Some advanced users may wish to extend privileges to more than one network of computers. If you would like your server to identify one or more additional networks for those privileges, you will be asked to enter those network IDs and the subnet mask for each network here.

Local-networks.png


Important.png Note:
Depending on the architecture of your network infrastructure, the instructions for configuring the client machines on that additional network may be different than the instructions outlined in the chapter in this user guide. If you have questions regarding adding another network, you may wish to contact Contribs.org and visit the forums.

Port forwarding

Your SME Server provides the ability to forward its ports to other machines.

Port-forwarding.png

You can use the panel shown above to modify your firewall rules so as to open a specific port (or range of ports) on this server and forward it to another port on another host. Doing so will permit incoming traffic to directly access a private host on your LAN.


Warning.png Warning:
Misuse of this feature can seriously compromise the security of your network. Do not use this feature lightly, or without fully understanding the implications of your actions.

Proxy settings

Your SME Server has a transparent HTTP and SMTP proxy.

HTTP Proxy

The server's HTTP proxy works to reduce overall uplink usage by caching recently-visited pages. It is transparent to web browsers using this server as their gateway.

SMTP Proxy

The server's transparent SMTP proxy works to reduce virus traffic from infected client hosts by forcing all outgoing SMTP traffic through this server. If you wish to use an alternate SMTP server, and this server is your gateway to it, disable this proxy.

- Disabled. Clients behind SME Server are allowed to connect to any SMTP server anywhere in the world (that allow them to).

- Blocked. This forces all SMTP traffic to go through the server and be authenticated. All attempts to connect to any SMTP Server other than the SME Server will be blocked and treated as if there is no SMTP server on the other end. (This is the new default)

- Enabled. Any attempt to connect to an SMTP Server other than the SME Server will be redirected to the SME Server. If someone attempts to connect to an external smtp server (gmail for example) it will be redirected to the sme server. If they then have it set to authenticate to that external server instead of passing the user/pass to the external server it will pass it to the sme server and fail. (This is the old default)

Note: The server (by default) now requires email clients (other than webmail) to authenticate and will not allow auth to occur over an unsecure link. If for example you are using thunderbird then you must set the authentication method to normal password. Leave the connection security at starttls or ssl/tls.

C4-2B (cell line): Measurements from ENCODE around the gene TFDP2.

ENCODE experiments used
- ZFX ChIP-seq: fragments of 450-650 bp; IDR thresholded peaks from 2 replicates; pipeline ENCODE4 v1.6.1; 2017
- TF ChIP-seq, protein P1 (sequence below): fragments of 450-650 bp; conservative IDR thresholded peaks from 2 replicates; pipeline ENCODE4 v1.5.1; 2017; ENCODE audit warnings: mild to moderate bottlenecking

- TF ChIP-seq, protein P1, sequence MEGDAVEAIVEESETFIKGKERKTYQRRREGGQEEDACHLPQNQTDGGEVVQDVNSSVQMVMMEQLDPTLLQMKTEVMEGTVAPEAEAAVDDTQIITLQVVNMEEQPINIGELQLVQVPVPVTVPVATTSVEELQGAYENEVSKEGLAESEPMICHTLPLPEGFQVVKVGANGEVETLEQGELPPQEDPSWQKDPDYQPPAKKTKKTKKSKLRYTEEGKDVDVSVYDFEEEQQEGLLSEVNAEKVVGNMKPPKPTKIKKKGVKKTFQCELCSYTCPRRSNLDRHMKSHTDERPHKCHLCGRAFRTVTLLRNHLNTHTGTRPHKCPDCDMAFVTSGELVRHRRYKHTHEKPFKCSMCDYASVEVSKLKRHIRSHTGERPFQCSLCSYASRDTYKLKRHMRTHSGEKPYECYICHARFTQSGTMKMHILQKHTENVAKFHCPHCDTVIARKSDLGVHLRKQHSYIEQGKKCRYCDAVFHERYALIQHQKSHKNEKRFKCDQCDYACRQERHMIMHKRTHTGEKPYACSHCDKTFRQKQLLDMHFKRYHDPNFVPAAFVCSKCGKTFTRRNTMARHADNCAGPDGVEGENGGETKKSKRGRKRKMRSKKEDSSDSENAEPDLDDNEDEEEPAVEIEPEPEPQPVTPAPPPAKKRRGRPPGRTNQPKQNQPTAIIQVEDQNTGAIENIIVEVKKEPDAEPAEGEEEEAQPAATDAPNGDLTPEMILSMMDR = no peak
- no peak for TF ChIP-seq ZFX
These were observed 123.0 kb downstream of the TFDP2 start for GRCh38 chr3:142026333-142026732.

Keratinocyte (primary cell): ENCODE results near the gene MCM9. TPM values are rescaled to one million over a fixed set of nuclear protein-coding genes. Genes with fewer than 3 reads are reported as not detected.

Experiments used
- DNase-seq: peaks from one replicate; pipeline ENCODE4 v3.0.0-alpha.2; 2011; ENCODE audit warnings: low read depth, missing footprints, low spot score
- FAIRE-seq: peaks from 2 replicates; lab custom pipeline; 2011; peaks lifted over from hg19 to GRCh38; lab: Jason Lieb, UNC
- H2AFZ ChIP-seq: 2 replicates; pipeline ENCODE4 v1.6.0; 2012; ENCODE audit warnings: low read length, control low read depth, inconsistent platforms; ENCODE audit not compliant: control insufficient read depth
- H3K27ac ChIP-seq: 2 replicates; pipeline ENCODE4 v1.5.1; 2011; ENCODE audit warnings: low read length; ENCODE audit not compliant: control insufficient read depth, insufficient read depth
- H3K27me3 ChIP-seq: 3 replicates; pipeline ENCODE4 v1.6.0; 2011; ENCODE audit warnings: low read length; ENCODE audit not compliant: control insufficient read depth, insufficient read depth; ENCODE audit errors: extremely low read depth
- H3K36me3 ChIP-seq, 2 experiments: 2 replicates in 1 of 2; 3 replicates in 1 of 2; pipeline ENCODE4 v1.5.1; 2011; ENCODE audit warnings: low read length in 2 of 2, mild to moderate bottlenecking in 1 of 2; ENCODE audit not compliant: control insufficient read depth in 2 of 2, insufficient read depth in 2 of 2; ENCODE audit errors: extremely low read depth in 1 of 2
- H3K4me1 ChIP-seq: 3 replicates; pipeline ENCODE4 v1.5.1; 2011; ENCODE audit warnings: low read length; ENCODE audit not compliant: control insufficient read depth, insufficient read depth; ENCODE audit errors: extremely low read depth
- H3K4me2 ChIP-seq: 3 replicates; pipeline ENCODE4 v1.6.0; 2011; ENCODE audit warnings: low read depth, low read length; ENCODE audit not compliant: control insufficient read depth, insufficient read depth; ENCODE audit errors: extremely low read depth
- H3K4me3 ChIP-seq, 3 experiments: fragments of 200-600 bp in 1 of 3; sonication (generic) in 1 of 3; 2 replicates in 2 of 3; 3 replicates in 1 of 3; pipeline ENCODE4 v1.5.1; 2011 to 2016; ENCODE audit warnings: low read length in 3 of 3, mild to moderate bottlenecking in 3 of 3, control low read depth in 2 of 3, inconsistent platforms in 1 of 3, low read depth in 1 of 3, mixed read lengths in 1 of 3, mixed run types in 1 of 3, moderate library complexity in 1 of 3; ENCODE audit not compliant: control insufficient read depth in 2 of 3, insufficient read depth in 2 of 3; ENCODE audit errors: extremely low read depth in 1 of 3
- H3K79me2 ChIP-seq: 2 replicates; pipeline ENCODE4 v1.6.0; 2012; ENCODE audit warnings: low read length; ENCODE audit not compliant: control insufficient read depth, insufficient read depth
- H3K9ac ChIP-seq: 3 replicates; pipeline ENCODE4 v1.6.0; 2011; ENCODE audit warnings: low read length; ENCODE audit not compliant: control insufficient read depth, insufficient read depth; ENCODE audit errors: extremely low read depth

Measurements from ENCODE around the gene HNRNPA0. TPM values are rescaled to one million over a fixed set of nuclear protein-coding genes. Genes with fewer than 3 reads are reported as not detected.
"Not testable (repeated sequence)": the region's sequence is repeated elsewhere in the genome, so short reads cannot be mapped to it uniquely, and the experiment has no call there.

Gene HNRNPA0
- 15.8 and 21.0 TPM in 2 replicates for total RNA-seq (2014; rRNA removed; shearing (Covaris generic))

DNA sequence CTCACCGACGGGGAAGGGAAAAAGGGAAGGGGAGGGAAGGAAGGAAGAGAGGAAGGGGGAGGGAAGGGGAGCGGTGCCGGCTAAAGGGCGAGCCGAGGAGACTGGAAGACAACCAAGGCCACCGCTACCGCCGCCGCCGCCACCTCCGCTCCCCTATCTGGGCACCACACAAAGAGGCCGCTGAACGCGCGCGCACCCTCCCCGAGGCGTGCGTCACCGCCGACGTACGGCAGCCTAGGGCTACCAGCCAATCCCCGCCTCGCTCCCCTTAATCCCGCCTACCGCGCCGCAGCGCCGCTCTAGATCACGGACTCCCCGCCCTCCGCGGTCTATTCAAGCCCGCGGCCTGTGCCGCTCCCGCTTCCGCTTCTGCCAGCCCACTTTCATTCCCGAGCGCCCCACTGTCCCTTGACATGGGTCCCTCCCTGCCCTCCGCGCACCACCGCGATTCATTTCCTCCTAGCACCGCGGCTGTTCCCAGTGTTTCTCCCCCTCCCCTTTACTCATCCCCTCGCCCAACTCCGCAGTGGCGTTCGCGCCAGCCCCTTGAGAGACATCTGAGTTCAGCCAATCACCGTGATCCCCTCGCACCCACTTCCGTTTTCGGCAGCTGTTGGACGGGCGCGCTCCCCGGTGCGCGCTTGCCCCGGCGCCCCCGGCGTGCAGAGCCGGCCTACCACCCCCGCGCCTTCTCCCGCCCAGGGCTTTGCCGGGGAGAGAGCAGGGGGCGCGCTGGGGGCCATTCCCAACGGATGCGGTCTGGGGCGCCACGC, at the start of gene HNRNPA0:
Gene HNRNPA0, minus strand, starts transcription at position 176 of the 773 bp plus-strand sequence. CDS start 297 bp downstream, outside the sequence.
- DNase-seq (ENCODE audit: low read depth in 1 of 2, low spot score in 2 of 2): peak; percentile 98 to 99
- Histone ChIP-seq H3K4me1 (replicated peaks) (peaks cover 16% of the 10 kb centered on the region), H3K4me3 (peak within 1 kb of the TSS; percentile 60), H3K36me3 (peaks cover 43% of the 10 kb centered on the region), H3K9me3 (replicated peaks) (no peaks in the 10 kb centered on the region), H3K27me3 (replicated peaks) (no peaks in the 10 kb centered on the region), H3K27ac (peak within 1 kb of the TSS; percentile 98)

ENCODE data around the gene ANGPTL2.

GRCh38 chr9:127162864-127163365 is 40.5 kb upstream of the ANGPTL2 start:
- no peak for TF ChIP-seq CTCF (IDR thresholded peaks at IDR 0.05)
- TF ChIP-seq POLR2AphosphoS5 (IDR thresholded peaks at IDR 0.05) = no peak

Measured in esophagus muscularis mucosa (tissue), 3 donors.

Proxy-settings.png

Miscellaneous

Support and licensing

This Panel displays a copy of the license under which SME Server is released.

Create Starter Web Site

If you already have a customized web site, you should not use this section, since it will overwrite your index.htm file. If you do not have a customized web site and wish to create your starter home page, simply fill out the appropriate fields. This will create a basic home page that you can visit by entering your domain name for your site, http://www.yourdomain.xxx, in your web browser. Note that, as previously explained, there is typically a delay of one or more days before your ISP publishes your domain address records. On your local network, you can use "http://local-ip-of-your-server/" or "http://name-of-your-server/" to view your starter web site. If you had chosen the server name "nemo" and ip-adress 192.168.1.99 during initial configuration you gain access with---http://192.168.1.99/ or http://nemo/.

Starter-web-1.png Starter-web-2.png

At any point in the future, you can replace or revise your starter web page by replacing or revising the files in the html directory on your server. The html directory for your web site can be accessed using Windows file sharing. Ensure you are logged onto your network using the admin name and password and then use file sharing to go to the server. Select the "primary" share and then select the "html" directory.

Online manual

In the top right corner of the server-manager there is a 'Question mark' This is a link that will list the online Documentation Available. Note that you must be connected to the Internet to read the online user guide.

Other Administration Notes

Accessing administrative areas of your server via Windows file sharing: To access administrative areas of your server using Windows file sharing, you must be logged into your network as "admin" with the server system password. This applies particularly to the NETLOGON share (where you use netlogon.bat file), the Primary share (where the main web site is stored) and any i-bays that are writable only by the user admin. <math>Insert formula here</math>

Configuration

Software Installer Panel

The Software installer Panel allows you to configure and install updates to SME Server. You can install additional software from enabled repositories by setting 'Manage individual packages' to enabled.